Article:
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Human rights group demands Olympic change after infirm Chinese bishop arrested

.- A U.S.-based human rights group is calling on the Olympic Committee to cancel the Olympic Games in China after government officials arrested yet another Catholic bishop, while he was recovering in the hospital.

Joseph Kung, the president of the Cardinal Kung Foundation, said the games in China should be canceled “in order to preserve [the] good name and spirit” of the international sports event.

Bishop Jia Zhiguo, Roman Catholic bishop of the “underground” Diocese of Zheng Ding in Hebei Province, was arrested on June 25th, while he was still recovering from an operation.  Medical staff reported that the bishop, in fact, still had a catheter in place when he was taken.

On the morning of June 25, the government authority informed the nursing staff at the local hospital that a car was being sent to take the 72-year-old bishop to his home in Wu Qiu, where he cares for about 100 handicapped orphans.

When his faithful noticed that their bishop had not returned, they inquired about the delay at the government’s religious bureau. The religious bureau told them the bishop had been sent for "education" for several days.

To date, there has been no word on the bishop and his whereabouts remain unknown.

Cumulatively, Bishop Jia has been jailed for nearly 20 years of his 26 year episcopacy.  According to the Cardinal Kung Foundation, this is the ninth time he has been arrested since January 2004.

The Cardinal Kung Foundation has also appealed to governments and corporations to take into greater consideration such human rights violations when forming and implementing their political and business decisions regarding communist China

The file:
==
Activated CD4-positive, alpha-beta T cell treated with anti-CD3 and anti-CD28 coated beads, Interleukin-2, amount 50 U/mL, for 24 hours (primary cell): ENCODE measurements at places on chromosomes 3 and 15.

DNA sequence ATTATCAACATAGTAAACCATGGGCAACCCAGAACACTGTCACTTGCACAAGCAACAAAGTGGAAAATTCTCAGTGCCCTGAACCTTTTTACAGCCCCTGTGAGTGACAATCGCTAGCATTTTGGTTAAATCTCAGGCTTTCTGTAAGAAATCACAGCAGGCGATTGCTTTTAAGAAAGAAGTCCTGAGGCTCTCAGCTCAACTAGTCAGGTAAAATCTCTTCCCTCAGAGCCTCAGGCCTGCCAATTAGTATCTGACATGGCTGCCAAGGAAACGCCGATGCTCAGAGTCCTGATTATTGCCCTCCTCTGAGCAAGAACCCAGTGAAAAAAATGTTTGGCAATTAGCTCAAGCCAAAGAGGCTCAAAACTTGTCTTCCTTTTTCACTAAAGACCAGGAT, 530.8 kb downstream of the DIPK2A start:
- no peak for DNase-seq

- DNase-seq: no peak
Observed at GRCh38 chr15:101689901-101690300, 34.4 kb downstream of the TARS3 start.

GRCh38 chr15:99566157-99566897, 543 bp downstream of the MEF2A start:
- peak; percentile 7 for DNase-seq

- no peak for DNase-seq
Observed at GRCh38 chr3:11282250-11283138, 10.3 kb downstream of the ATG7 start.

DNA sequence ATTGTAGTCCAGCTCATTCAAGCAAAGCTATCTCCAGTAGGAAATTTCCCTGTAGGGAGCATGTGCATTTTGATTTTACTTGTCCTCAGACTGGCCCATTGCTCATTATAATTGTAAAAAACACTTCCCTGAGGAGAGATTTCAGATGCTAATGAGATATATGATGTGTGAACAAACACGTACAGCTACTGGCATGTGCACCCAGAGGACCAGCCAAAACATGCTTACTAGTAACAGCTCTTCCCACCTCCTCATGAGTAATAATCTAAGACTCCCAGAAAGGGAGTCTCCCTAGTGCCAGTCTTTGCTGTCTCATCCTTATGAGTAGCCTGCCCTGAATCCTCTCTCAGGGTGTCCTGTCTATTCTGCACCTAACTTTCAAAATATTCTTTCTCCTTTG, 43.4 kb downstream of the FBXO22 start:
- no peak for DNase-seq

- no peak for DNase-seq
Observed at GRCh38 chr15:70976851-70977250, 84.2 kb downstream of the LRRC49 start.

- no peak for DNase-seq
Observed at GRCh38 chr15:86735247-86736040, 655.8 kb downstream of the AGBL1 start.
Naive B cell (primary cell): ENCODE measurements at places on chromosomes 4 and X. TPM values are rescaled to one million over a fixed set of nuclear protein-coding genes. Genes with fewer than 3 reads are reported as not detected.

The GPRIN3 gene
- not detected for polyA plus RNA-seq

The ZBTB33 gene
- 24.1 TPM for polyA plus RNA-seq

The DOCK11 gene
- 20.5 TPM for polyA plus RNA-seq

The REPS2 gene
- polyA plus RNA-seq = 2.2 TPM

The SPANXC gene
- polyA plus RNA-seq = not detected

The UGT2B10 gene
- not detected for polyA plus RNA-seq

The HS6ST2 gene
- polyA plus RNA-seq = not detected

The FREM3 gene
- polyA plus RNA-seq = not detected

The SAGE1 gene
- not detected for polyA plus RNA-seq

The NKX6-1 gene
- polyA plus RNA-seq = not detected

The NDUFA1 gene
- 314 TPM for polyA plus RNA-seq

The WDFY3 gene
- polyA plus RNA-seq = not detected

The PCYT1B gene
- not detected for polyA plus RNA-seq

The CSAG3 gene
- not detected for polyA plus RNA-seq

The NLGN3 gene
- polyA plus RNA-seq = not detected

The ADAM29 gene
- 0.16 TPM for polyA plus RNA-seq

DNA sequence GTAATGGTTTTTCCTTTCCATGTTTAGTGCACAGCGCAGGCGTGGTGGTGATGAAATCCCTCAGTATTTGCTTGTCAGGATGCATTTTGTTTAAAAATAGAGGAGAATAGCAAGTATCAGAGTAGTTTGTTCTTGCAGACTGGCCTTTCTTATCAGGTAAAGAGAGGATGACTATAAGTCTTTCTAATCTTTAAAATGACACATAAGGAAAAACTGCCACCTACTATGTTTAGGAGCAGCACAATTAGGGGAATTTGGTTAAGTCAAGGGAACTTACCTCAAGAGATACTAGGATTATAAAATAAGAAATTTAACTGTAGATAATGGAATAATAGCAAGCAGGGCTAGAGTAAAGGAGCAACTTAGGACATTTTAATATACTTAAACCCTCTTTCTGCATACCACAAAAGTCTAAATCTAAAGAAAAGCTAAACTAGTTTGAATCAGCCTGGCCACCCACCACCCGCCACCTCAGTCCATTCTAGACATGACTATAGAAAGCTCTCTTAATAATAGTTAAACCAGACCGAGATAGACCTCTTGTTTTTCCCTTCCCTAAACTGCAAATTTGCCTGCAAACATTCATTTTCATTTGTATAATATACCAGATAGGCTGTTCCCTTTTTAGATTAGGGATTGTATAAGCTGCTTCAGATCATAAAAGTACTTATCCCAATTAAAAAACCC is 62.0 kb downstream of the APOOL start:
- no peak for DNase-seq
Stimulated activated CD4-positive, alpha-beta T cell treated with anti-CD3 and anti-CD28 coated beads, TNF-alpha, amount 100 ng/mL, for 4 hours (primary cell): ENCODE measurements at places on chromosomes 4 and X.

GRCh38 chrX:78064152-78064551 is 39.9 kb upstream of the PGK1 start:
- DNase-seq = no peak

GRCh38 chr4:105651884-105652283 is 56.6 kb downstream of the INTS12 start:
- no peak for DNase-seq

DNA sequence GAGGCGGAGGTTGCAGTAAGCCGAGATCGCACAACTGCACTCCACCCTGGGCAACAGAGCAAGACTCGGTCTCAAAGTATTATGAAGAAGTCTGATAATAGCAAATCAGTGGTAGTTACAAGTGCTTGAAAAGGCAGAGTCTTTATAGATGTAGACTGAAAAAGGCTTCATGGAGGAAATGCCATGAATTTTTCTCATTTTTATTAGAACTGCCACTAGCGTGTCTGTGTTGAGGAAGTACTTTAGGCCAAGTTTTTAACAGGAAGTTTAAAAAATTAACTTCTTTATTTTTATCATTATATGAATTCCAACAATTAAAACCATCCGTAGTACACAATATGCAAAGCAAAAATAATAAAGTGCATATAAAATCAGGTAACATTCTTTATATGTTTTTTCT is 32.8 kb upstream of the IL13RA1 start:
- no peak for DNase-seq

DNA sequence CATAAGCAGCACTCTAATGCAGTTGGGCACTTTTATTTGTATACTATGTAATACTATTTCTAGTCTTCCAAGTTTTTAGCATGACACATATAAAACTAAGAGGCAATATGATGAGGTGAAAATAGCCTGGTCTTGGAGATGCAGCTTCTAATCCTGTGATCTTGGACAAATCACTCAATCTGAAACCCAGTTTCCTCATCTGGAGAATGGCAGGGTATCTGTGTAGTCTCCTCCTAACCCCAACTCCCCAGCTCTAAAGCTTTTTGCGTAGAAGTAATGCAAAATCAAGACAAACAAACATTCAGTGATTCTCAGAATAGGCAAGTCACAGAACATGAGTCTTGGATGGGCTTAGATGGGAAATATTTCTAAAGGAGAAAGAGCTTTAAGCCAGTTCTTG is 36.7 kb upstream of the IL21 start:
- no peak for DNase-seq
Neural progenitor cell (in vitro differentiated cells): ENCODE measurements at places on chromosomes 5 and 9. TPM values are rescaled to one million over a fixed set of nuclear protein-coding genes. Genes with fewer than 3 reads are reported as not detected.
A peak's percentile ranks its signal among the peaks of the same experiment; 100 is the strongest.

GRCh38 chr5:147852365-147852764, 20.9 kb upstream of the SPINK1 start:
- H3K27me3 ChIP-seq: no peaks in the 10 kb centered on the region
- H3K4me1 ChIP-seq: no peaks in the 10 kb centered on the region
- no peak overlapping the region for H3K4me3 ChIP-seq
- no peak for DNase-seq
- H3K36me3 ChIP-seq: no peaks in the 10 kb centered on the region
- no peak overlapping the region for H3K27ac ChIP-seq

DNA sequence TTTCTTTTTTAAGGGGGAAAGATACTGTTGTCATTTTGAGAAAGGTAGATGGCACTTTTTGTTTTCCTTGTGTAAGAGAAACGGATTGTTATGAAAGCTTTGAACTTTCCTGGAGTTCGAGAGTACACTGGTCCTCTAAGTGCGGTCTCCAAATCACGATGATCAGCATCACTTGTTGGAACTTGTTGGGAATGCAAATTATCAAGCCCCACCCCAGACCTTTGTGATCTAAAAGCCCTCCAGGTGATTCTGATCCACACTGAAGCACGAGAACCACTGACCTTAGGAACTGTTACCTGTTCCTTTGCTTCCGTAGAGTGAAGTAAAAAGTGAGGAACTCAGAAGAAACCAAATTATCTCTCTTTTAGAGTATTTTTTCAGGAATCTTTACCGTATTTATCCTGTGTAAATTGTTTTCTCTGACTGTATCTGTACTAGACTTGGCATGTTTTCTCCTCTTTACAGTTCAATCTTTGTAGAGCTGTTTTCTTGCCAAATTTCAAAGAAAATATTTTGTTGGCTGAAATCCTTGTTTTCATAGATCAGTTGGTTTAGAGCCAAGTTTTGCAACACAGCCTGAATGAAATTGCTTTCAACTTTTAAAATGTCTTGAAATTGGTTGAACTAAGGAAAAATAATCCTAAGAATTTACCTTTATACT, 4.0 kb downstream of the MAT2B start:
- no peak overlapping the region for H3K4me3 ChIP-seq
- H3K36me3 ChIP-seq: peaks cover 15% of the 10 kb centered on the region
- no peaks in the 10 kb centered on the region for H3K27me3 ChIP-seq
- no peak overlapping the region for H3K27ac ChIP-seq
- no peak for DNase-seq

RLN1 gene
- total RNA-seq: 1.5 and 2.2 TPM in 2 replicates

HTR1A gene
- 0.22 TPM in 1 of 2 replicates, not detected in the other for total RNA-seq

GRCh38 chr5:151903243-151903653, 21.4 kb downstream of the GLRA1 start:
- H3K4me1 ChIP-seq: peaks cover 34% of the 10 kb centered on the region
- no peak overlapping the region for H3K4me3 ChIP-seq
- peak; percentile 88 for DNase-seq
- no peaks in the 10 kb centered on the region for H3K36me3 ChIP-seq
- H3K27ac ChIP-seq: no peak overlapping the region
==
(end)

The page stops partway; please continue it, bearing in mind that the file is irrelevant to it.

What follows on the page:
China became communist in 1949, and by 1953 many Chinese priests and lay people were arrested and dying in jail. Unable to stamp out the Catholic Church, the government created its own church three years later, called the Chinese Catholic Patriotic Association (CCPA).

The Chinese government officially permits only those Catholic churches affiliated with the CCPA. The CCPA does not recognize the administrative and judicial authority of the Pope and only takes orders from the State Council's Religious Affairs Bureau. Members of the CCPA must sever ties with the Vatican and submit to the government-appointed bishops.

Those who wish to remain faithful to the Roman Catholic Church must practice in secret.  Currently, all of the 45 bishops of the underground Roman Catholic Church are either in jail, under house arrest, under strict surveillance, or in hiding.

In his December 1996 message to China, Pope John Paul II described the underground Church as "a precious jewel of the Catholic Church."


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